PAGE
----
Jebiga Design Magazine – “Whatâ€™s the catch, you ask? You will have to sort out how the numbers correlate and what order should they appear in on all six faces to form a solution.”
MSN NewsÂ – “Unlike a traditional Rubik’s Cube, in which same-color squares are identical and squares can be oriented in any direction, the numerals on Magic Cube must be aligned properly, adding another level of difficulty to the puzzle. In other words, your ‘5’ can’t be upside down, even if you have the numbers in the right sequence.”
Plus MagazineÂ – “Rather than having colours on the little square faces it has number on it. So your task is not only to put the large faces together in the right way, but also to figure out what this right way is.Â “
Puzzle PileÂ – “Heavily influenced by the Rubikâ€™s Cube, Kinlayâ€™s creation takes the classic puzzle and gives it a mathematical twist.Â “
The AperiodicalÂ – “A chap called Jonathan Kinlay hasÂ innoventedÂ a Rubikâ€™s cube variant which only has one colour, but six different integer sequences on its sides. As a colourblind integer sequence enthusiast, this basicallyÂ hasÂ to be my ideal Christmas present, right?”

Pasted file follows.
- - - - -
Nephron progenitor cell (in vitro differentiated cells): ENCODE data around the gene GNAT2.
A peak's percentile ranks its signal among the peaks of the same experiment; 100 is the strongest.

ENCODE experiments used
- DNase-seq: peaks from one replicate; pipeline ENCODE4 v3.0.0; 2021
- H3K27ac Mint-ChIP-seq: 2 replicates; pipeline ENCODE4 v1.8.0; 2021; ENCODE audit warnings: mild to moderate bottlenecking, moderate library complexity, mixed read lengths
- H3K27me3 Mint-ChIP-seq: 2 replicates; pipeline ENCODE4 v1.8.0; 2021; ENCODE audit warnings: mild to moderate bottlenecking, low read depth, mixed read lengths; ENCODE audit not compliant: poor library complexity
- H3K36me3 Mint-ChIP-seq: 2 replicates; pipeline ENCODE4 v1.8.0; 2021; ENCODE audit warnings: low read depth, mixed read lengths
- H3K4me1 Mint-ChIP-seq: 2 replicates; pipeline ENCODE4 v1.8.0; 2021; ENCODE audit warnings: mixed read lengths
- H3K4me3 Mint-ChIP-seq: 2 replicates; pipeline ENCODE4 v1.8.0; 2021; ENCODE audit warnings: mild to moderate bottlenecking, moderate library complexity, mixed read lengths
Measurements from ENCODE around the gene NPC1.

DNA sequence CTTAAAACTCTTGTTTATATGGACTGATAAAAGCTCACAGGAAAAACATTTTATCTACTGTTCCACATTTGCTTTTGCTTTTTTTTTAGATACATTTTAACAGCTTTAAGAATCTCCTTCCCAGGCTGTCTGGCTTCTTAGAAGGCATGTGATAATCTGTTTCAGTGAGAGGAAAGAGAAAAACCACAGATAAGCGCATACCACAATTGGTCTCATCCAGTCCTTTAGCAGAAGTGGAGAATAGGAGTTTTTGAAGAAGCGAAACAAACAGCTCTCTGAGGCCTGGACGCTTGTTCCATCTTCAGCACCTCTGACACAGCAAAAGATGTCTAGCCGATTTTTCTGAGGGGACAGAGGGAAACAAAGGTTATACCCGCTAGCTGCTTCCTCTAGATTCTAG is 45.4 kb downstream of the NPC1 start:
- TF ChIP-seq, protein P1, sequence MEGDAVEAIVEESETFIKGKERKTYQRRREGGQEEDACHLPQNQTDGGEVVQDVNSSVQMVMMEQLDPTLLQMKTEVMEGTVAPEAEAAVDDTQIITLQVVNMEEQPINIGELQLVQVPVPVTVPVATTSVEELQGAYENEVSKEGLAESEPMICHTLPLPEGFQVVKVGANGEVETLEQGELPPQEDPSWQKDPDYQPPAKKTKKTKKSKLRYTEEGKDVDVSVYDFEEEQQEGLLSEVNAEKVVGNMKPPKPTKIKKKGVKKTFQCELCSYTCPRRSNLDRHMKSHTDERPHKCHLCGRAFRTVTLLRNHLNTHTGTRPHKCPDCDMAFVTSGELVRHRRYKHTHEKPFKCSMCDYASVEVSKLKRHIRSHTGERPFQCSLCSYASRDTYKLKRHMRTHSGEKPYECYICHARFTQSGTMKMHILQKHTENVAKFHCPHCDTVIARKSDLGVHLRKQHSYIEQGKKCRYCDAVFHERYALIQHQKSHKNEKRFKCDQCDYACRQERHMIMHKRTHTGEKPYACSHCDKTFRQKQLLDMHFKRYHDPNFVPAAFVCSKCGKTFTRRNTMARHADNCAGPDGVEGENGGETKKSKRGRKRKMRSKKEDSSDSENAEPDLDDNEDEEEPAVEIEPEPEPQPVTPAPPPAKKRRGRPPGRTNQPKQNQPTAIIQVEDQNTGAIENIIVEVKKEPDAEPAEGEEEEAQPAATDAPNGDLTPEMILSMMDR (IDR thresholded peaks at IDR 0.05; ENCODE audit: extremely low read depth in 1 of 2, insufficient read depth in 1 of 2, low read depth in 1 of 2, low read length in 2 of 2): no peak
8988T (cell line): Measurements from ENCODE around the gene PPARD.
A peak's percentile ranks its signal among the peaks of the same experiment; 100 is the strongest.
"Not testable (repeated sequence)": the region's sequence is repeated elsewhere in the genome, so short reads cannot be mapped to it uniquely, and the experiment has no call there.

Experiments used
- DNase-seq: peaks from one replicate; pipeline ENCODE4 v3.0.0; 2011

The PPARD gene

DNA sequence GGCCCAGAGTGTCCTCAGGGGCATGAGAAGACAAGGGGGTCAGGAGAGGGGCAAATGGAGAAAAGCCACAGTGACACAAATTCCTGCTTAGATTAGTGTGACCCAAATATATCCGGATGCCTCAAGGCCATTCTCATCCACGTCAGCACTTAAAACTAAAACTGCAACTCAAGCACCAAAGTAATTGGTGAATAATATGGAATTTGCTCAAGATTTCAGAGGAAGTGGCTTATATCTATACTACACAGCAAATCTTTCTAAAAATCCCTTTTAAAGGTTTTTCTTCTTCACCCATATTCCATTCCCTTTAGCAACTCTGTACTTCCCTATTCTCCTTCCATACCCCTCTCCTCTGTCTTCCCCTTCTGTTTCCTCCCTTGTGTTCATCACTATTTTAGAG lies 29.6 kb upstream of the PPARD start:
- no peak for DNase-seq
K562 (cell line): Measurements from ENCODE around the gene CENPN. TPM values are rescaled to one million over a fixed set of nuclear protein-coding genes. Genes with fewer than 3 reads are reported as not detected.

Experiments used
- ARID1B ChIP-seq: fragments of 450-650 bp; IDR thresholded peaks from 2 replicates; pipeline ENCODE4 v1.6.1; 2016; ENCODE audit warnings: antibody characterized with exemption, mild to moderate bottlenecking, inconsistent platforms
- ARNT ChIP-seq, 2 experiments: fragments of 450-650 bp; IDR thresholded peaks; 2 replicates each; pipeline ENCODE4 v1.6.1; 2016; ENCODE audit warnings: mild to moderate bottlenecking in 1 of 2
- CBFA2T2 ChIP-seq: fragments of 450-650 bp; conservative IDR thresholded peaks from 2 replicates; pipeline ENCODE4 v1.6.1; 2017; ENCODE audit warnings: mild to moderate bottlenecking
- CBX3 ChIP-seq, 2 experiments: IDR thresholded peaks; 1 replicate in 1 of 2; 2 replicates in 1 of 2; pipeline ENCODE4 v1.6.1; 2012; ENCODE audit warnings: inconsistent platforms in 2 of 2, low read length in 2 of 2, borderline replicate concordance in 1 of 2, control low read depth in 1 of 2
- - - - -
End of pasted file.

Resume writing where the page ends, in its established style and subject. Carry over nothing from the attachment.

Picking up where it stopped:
Witty SparksÂ – “Adding to the complexity, several of the numbers appear on more than one face. Sounds impossible,Â doesn’tÂ it?Â “
The Number Sequences
The number series on each of the six faces of the Magic Cube represent a selection of the most famous series or numerical constants in mathematical number theory.
Click on the following number series to learn more about their origin & modern applications:
Triangle SeriesÂ â€“ This exponentially expanding set of numbers is generated from a pattern of dots which form an equilateral triangle. By adding another row of dots you can find the next number of the sequence.
Solving The Magic Cube
To solve the Magic Cube, all the faces must show the six mathematical sequences (shown above) & all of the numbers must have the same orientation.
The following instructions for solving the Magic Cube were submitted to us byÂ Cedar Turek:
1. Look for numbers that only appear once on the cube (“unique numbers”)
2. Solve the Prime Number side.